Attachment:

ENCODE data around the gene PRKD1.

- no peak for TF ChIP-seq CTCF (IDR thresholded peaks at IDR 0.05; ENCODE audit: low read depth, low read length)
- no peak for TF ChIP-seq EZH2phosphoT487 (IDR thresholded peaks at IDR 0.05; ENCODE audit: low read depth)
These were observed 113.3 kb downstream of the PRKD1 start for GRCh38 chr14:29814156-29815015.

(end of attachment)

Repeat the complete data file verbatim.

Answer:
ENCODE data around the gene PRKD1.

- no peak for TF ChIP-seq CTCF (IDR thresholded peaks at IDR 0.05; ENCODE audit: low read depth, low read length)
- no peak for TF ChIP-seq EZH2phosphoT487 (IDR thresholded peaks at IDR 0.05; ENCODE audit: low read depth)
These were observed 113.3 kb downstream of the PRKD1 start for GRCh38 chr14:29814156-29815015.